Parental and Child Factors Associated with Under-Estimation of Children with Excess Weight in Spain

  • Ingrid de Ruiter
  • Rocío Olmedo-Requena
  • José Juan Jiménez-Moleón
Article

Abstract

Objective Understanding obesity misperception and associated factors can improve strategies to increase obesity identification and intervention. We investigate underestimation of child excess weight with a broader perspective, incorporating perceptions, views, and psychosocial aspects associated with obesity. Methods This study used cross-sectional data from the Spanish National Health Survey in 2011–2012 for children aged 2–14 years who are overweight or obese. Percentages of parental misperceived excess weight were calculated. Crude and adjusted analyses were performed for both child and parental factors analyzing associations with underestimation. Results Two–five year olds have the highest prevalence of misperceived overweight or obesity around 90%. In the 10–14 year old age group approximately 63% of overweight teens were misperceived as normal weight and 35.7 and 40% of obese males and females. Child gender did not affect underestimation, whereas a younger age did. Aspects of child social and mental health were associated with under-estimation, as was short sleep duration. Exercise, weekend TV and videogames, and food habits had no effect on underestimation. Fathers were more likely to misperceive their child´s weight status; however parent’s age had no effect. Smokers and parents with excess weight were less likely to misperceive their child´s weight status. Parents being on a diet also decreased odds of underestimation. Conclusions for practice This study identifies some characteristics of both parents and children which are associated with under-estimation of child excess weight. These characteristics can be used for consideration in primary care, prevention strategies and for further research.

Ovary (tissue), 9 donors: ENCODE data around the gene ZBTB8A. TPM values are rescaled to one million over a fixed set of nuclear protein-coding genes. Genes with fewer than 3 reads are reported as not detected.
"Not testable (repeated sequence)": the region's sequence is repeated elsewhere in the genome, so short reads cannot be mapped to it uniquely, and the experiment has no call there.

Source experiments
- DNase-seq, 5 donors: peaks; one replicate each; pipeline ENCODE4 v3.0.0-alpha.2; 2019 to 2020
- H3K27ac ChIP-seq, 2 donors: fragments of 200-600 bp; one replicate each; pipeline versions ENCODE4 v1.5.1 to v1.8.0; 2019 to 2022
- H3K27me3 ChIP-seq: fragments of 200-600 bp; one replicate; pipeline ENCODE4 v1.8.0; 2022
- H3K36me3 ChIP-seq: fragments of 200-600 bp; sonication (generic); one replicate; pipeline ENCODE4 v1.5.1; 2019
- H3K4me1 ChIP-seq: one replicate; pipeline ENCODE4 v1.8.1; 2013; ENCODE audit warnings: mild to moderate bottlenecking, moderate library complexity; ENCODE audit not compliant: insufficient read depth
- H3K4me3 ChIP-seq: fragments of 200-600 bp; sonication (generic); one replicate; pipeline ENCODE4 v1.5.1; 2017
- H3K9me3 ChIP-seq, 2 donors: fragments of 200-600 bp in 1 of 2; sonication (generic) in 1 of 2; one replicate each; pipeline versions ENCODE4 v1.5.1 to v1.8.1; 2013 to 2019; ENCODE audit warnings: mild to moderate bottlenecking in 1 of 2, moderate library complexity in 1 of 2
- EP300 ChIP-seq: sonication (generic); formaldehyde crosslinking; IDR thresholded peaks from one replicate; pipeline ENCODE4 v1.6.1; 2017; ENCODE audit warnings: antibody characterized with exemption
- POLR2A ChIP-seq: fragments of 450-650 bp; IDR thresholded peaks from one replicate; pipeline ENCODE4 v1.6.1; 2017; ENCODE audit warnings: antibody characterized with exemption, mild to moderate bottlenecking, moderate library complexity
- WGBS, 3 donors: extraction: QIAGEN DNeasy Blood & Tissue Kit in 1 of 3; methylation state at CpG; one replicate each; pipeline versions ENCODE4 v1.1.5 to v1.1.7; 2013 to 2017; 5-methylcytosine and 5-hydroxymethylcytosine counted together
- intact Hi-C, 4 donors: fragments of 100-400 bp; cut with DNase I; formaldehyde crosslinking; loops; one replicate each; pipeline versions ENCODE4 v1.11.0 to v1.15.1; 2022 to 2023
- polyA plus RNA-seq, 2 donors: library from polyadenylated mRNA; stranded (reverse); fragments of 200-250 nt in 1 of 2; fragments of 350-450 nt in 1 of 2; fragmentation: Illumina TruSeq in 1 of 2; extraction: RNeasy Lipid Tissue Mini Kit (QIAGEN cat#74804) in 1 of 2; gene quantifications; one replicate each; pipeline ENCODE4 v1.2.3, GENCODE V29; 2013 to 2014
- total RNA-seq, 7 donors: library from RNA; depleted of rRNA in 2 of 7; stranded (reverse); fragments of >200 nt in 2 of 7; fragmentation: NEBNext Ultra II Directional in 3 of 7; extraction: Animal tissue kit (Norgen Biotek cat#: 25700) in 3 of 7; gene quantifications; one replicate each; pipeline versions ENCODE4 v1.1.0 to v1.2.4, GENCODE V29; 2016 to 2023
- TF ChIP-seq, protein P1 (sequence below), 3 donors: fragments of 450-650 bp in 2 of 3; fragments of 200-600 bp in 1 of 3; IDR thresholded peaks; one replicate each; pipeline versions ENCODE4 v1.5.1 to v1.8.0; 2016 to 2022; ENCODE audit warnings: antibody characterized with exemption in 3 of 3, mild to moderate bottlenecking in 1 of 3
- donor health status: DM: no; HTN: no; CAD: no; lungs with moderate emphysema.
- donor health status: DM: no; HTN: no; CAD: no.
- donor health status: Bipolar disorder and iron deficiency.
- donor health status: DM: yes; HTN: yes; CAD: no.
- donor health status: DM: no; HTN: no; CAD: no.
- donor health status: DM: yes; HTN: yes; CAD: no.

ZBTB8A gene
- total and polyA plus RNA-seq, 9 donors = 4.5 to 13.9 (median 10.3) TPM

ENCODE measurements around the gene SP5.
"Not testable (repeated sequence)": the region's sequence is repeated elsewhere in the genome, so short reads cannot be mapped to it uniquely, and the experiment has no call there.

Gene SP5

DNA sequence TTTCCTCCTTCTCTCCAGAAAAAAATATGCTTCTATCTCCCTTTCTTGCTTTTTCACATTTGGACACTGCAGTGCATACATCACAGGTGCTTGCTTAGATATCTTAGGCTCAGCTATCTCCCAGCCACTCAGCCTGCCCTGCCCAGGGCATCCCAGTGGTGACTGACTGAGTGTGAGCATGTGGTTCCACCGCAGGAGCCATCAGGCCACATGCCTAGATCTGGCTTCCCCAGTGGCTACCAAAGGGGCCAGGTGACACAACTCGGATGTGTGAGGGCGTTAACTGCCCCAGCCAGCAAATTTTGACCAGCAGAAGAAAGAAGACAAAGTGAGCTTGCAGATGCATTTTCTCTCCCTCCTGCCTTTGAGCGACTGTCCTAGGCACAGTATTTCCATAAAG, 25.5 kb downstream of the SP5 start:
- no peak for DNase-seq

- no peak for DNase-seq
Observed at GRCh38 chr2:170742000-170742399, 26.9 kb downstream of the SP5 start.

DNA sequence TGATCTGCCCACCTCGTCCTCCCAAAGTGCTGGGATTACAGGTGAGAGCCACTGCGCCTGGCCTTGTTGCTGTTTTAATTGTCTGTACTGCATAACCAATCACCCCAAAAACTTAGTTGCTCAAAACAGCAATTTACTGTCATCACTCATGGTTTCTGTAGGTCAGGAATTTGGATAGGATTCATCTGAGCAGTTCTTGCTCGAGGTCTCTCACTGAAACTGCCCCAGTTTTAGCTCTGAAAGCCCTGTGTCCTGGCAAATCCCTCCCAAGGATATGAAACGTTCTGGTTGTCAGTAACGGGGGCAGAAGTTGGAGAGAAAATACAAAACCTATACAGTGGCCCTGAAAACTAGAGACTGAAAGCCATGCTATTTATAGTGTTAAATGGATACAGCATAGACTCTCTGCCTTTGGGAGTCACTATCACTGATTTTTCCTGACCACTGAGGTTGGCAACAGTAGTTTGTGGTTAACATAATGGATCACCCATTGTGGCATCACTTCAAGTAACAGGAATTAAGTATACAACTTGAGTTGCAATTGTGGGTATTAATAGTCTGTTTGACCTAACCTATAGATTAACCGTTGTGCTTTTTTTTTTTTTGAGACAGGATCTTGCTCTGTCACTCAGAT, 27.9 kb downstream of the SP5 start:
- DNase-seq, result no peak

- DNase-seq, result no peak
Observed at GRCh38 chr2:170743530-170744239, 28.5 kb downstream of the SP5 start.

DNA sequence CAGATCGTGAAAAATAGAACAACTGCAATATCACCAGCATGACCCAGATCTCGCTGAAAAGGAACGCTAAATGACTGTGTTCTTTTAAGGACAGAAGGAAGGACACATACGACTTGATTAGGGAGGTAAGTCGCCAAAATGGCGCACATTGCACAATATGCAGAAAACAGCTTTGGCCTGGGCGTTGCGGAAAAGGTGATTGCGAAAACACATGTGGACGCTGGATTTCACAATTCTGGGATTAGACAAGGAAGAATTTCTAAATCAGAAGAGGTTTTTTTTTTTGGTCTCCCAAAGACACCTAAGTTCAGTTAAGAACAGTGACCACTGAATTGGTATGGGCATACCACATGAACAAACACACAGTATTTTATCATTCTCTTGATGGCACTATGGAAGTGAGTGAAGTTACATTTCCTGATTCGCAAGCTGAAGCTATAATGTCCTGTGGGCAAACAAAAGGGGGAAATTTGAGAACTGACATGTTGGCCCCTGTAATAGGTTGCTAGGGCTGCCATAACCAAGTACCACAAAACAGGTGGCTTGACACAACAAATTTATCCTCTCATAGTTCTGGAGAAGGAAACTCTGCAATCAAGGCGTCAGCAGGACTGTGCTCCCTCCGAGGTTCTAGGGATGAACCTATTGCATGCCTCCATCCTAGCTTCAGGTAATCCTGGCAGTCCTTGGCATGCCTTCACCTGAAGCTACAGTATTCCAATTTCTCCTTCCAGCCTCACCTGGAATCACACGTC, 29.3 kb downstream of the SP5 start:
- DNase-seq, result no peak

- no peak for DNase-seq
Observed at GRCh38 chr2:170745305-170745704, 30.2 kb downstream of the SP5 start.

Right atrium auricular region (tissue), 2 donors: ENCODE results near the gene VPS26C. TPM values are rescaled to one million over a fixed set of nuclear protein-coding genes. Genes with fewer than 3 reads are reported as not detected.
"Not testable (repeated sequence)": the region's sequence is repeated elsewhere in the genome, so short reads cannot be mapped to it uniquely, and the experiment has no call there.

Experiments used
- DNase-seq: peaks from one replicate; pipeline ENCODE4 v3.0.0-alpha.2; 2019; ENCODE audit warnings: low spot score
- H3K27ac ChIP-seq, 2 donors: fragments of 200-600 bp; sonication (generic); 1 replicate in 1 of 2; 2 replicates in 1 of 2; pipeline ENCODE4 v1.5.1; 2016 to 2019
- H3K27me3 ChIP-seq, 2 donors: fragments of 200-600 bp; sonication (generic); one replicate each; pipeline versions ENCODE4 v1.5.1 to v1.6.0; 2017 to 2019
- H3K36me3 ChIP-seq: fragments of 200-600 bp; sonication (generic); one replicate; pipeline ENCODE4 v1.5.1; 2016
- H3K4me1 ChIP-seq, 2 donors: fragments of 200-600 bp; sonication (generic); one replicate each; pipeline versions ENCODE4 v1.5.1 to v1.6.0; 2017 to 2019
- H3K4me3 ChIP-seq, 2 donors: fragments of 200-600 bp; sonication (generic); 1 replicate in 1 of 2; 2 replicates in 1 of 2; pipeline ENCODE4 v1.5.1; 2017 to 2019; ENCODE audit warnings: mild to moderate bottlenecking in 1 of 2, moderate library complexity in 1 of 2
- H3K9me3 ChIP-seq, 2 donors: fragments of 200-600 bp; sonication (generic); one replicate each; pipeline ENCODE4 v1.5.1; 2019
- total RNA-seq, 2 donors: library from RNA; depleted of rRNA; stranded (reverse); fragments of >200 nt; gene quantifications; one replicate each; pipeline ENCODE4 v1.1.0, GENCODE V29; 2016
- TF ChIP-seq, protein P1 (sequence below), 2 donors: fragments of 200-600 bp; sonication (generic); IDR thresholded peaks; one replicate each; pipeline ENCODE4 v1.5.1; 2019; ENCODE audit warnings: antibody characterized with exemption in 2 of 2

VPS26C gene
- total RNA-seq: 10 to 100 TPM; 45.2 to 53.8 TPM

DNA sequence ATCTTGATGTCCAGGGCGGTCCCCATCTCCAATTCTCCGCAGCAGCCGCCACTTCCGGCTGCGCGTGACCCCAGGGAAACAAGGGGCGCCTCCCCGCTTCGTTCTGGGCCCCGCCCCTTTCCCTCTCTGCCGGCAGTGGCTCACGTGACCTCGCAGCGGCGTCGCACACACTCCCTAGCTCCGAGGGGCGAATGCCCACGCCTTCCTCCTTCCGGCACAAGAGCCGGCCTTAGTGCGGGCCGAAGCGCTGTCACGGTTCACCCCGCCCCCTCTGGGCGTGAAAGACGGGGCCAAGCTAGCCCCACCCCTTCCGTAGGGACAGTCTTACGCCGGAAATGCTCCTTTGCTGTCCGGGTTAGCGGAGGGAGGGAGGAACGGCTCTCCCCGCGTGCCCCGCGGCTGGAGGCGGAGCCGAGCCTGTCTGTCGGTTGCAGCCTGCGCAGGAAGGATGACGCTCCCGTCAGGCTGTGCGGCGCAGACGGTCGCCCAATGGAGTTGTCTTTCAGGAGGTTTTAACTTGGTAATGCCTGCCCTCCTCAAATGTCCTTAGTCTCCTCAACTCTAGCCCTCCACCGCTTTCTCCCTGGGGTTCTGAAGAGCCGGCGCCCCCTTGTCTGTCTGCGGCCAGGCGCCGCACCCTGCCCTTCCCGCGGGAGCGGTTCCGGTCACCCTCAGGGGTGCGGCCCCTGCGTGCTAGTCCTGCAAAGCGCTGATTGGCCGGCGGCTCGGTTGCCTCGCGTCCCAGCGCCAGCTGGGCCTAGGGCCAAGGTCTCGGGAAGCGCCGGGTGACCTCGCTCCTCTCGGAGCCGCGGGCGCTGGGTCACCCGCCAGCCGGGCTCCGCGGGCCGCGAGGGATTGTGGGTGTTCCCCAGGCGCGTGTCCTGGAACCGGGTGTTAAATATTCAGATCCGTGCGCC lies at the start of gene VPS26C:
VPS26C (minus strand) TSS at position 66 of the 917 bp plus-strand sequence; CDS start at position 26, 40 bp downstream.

Keywords

Child obesity Epidemiology Weight misperception 

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Copyright information

© Springer Science+Business Media, LLC 2017

Authors and Affiliations

  1. 1.Department of Preventive Medicine and Public HealthUniversity of GranadaGranadaSpain
  2. 2.CIBER Epidemiología y Salud Pública (CIBERESP)MadridSpain
  3. 3.Instituto de Investigación Biosanitaria ibs.GRANADA Complejo Hospitales Universitarios de Granada/Universidad de GranadaGranadaSpain

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